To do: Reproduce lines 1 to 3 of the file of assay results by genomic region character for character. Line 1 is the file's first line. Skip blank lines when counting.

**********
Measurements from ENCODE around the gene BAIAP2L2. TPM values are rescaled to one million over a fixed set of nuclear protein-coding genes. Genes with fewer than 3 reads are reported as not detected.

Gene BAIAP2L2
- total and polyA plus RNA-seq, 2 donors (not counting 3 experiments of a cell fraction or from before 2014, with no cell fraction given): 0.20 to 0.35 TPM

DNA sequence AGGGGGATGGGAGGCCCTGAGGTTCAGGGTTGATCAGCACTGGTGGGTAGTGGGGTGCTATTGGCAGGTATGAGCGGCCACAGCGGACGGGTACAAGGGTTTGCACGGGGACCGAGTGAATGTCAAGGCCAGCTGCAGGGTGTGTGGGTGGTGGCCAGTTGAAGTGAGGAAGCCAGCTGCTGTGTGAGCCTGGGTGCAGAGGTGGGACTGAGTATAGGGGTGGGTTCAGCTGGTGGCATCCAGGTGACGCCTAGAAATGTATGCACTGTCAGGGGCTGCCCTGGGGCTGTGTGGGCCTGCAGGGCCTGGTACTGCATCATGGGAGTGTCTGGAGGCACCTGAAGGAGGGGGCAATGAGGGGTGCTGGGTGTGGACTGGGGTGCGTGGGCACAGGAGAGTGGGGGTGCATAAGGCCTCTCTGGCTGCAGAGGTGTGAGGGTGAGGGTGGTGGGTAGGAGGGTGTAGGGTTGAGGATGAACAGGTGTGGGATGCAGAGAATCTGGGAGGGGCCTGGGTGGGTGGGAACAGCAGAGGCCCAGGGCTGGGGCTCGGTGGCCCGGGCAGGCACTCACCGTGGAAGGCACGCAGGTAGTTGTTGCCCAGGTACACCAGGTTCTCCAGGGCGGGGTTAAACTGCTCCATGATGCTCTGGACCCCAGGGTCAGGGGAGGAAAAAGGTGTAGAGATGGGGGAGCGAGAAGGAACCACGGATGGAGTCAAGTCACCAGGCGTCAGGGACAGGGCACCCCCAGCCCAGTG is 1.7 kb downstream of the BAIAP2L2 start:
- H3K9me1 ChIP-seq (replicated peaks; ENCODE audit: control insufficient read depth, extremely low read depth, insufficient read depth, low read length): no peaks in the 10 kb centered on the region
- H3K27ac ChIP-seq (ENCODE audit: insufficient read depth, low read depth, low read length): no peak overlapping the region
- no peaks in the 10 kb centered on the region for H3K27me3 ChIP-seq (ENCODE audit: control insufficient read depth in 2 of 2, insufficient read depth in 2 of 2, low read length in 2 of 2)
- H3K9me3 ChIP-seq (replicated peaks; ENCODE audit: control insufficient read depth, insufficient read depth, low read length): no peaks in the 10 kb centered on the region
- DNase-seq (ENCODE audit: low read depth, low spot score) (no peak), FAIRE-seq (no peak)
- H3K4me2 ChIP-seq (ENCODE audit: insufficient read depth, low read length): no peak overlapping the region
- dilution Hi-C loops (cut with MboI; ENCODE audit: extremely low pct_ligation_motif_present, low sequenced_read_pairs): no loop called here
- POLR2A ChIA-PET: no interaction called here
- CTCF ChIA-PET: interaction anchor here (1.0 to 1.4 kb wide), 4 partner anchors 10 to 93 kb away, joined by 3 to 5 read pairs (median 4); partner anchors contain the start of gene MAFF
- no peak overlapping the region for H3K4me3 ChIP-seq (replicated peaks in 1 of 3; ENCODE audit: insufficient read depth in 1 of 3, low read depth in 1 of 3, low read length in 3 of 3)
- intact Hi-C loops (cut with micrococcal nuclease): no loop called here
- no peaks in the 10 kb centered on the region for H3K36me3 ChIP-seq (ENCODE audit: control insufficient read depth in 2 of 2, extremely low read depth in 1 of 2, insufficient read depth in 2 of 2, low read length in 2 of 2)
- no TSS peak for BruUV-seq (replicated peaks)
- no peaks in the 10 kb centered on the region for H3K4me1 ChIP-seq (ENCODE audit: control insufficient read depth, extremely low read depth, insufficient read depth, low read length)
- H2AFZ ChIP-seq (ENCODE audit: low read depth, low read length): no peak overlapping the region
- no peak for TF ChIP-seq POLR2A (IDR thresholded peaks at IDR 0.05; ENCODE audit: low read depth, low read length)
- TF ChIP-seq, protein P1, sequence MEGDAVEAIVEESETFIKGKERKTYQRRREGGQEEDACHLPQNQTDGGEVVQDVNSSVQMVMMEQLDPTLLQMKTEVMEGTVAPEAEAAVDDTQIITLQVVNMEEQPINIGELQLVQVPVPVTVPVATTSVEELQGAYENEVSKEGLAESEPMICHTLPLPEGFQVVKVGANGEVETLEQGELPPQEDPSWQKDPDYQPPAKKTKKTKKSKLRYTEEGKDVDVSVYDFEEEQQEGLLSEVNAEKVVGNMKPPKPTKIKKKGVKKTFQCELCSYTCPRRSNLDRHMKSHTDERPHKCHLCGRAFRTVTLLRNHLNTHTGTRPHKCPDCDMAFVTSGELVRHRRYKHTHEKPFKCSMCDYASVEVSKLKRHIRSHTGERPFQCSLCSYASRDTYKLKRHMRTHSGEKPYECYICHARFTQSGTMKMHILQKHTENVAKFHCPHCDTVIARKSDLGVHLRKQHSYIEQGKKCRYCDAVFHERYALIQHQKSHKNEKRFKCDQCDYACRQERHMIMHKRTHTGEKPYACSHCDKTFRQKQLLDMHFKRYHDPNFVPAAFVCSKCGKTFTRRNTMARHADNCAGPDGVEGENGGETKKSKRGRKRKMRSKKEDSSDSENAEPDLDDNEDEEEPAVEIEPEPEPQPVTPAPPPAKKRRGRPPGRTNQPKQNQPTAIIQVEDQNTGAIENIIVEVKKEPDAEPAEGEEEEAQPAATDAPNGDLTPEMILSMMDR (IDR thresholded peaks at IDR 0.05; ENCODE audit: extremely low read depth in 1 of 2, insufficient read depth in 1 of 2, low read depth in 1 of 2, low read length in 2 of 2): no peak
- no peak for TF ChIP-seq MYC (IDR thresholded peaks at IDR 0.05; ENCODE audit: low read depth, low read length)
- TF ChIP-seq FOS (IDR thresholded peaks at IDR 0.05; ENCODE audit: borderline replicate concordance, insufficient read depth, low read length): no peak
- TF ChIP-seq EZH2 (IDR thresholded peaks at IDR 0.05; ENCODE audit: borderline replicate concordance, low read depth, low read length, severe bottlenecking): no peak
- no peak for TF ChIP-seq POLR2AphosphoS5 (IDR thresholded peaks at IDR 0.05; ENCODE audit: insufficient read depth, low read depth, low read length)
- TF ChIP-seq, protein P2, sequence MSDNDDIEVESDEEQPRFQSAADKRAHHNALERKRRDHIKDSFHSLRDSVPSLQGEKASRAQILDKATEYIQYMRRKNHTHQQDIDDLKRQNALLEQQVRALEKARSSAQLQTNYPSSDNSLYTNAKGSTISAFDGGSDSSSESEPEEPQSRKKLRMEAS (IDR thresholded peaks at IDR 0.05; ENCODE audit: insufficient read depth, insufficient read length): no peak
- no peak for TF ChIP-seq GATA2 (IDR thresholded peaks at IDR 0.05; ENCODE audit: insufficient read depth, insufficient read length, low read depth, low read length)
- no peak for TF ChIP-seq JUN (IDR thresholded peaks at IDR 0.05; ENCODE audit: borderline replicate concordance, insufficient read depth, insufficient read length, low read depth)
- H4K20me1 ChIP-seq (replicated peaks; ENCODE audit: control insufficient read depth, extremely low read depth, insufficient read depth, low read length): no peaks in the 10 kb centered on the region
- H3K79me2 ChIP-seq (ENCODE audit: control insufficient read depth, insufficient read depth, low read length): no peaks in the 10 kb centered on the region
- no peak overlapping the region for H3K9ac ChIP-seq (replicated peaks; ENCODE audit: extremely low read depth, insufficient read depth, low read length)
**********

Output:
Measurements from ENCODE around the gene BAIAP2L2. TPM values are rescaled to one million over a fixed set of nuclear protein-coding genes. Genes with fewer than 3 reads are reported as not detected.

Gene BAIAP2L2
- total and polyA plus RNA-seq, 2 donors (not counting 3 experiments of a cell fraction or from before 2014, with no cell fraction given): 0.20 to 0.35 TPM